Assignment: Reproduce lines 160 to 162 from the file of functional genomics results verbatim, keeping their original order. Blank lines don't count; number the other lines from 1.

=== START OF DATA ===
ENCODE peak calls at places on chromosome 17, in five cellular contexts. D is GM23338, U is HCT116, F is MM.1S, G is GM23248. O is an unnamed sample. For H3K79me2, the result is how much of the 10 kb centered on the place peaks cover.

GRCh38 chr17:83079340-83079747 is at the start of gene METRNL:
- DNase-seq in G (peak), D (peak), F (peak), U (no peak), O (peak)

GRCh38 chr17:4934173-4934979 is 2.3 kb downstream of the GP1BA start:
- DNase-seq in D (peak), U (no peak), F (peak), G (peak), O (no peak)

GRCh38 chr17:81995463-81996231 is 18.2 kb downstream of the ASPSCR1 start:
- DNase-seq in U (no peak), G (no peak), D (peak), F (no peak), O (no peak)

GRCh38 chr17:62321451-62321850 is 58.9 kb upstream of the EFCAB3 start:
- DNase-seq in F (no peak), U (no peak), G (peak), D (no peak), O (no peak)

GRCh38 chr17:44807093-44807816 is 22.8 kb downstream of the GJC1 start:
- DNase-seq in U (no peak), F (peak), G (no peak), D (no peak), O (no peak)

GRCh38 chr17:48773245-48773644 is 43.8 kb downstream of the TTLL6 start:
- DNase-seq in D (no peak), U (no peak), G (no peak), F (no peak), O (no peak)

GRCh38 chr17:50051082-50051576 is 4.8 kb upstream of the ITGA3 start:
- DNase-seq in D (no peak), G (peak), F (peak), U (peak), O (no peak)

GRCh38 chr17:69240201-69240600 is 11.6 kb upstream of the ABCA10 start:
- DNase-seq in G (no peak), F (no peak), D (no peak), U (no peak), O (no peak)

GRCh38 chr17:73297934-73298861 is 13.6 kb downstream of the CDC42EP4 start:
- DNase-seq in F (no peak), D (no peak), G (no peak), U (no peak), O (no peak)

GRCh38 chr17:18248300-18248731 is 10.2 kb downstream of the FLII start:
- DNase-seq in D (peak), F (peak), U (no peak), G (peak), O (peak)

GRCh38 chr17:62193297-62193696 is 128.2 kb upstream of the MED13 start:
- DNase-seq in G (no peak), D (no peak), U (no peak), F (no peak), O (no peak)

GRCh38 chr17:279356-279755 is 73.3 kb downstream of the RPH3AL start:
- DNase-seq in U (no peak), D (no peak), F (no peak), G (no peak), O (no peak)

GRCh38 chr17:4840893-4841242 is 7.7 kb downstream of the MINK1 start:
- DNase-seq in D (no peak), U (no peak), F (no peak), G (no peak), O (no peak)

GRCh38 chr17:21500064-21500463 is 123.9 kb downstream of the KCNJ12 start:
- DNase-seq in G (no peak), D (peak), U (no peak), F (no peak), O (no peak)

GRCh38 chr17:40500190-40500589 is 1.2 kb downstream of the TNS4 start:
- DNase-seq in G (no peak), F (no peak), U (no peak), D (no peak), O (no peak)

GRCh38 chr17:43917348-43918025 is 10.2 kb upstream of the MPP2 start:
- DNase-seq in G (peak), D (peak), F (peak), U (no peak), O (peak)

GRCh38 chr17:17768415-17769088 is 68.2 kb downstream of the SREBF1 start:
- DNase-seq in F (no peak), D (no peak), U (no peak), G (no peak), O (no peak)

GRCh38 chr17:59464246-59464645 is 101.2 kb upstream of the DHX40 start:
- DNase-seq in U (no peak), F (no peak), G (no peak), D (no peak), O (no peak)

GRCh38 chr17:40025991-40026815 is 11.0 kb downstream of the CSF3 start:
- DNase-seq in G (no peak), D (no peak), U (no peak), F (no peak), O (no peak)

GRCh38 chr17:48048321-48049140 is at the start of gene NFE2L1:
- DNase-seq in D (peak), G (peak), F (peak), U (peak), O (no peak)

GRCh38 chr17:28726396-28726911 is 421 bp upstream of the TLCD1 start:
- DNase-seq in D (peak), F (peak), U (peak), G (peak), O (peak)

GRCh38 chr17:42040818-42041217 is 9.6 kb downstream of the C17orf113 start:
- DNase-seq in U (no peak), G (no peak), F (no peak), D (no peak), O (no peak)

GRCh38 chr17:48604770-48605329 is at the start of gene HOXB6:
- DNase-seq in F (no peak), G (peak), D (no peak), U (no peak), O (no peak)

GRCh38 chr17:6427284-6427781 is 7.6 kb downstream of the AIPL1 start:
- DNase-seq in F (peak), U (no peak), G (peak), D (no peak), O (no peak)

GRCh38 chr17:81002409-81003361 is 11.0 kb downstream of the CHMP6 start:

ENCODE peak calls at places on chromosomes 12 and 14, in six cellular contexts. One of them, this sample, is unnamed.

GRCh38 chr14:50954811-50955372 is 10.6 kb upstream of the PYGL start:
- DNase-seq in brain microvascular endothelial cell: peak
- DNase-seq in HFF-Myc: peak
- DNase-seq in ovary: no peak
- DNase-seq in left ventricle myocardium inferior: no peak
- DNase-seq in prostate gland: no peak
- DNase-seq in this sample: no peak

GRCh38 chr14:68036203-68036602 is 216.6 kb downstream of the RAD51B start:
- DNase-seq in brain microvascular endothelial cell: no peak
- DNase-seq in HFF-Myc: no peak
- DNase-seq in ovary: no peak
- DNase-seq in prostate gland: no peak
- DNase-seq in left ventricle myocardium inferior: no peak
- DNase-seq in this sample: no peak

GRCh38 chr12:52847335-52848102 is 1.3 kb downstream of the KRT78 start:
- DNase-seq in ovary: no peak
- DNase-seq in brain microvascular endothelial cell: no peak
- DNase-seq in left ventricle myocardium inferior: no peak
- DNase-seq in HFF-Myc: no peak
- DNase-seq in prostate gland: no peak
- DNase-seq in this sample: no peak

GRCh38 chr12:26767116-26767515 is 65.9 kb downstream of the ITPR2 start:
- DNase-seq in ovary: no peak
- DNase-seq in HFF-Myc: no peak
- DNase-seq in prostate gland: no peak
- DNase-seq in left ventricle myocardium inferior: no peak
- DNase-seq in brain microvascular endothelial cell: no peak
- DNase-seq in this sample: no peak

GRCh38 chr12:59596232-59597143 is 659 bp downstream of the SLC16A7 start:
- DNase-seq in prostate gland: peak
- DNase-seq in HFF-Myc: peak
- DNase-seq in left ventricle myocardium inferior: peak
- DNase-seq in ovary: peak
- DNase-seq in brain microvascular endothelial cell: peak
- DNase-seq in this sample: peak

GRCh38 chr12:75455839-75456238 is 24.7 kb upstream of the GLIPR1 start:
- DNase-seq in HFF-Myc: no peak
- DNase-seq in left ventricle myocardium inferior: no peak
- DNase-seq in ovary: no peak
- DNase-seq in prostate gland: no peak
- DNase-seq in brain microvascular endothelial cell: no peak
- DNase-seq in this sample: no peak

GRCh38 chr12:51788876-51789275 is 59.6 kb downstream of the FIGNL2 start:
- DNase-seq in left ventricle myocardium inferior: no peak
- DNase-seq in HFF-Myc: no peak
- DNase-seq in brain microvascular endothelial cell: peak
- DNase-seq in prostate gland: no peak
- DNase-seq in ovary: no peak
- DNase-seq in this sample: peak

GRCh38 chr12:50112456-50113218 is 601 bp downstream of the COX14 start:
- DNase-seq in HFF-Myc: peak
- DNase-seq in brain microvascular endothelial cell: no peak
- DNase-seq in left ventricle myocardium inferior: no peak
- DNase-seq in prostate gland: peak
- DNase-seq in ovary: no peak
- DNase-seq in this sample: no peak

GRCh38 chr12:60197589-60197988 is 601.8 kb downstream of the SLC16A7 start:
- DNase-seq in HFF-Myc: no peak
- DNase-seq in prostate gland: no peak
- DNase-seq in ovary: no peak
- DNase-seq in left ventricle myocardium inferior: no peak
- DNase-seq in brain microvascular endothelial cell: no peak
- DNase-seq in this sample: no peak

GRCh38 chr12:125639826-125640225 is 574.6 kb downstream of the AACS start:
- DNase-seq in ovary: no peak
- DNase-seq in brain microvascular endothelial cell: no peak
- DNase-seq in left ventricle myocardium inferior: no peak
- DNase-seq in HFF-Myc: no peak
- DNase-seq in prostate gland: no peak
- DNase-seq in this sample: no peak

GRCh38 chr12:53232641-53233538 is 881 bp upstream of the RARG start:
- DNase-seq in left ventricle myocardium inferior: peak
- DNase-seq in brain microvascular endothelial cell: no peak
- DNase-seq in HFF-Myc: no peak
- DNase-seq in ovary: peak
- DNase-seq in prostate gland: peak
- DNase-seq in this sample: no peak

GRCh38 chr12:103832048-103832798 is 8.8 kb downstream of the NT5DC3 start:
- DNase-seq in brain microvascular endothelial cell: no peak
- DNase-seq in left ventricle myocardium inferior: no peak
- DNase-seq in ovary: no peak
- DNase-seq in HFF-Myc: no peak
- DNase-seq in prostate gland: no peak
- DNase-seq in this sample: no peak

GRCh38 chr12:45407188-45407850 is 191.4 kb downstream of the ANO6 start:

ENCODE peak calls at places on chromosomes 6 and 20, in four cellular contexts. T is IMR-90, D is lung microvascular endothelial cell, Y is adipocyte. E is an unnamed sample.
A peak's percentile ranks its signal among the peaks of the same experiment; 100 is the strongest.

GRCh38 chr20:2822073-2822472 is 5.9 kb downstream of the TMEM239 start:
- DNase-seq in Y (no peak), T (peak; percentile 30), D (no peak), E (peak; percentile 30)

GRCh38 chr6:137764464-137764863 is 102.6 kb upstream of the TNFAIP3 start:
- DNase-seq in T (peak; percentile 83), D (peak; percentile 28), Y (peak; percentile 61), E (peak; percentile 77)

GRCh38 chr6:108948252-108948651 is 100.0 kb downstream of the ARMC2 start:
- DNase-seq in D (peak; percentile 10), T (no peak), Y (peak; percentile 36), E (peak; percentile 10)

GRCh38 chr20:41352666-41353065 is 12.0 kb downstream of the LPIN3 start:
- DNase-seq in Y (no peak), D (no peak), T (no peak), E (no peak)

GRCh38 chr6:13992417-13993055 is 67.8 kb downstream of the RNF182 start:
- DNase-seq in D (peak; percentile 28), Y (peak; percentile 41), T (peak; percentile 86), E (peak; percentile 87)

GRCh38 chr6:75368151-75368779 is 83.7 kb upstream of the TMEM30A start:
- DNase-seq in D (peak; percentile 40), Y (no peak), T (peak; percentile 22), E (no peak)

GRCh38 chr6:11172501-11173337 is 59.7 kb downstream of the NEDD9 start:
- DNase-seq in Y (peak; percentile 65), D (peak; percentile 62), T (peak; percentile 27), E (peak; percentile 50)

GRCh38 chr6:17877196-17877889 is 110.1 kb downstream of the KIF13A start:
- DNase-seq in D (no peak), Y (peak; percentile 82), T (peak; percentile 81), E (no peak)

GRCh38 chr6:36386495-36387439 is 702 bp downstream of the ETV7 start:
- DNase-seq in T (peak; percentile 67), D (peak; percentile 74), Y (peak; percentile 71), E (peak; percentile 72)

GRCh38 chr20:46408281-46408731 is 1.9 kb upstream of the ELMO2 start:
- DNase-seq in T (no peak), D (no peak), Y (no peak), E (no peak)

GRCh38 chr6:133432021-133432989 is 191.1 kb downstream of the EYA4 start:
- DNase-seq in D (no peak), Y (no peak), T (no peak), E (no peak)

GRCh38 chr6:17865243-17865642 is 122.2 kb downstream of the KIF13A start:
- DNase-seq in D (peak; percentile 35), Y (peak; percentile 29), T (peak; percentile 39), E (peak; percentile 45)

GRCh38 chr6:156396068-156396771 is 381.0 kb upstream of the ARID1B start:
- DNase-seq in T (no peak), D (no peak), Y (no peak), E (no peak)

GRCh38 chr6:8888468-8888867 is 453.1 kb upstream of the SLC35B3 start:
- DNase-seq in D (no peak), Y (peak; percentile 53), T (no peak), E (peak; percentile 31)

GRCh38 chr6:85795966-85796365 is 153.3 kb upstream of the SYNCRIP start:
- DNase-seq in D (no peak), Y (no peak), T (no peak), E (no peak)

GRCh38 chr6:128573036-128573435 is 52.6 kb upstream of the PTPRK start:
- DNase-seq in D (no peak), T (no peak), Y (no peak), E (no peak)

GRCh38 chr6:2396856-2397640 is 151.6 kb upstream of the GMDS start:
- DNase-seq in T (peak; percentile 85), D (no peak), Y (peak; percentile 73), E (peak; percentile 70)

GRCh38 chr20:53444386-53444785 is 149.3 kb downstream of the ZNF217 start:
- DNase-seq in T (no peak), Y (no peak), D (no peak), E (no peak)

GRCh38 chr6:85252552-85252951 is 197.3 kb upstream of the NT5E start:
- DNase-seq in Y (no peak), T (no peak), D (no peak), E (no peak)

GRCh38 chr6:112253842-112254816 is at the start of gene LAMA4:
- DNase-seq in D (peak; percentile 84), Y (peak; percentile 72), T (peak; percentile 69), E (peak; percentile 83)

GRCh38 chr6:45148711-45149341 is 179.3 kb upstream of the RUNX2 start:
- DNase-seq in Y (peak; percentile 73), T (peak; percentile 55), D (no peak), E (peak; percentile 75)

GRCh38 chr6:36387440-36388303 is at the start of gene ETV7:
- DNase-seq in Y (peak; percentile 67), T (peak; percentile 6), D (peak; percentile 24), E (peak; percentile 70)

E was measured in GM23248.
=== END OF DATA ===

- DNase-seq in D (no peak), Y (no peak), T (no peak), E (no peak)

GRCh38 chr6:17865243-17865642 is 122.2 kb downstream of the KIF13A start:
- DNase-seq in D (peak; percentile 35), Y (peak; percentile 29), T (peak; percentile 39), E (peak; percentile 45)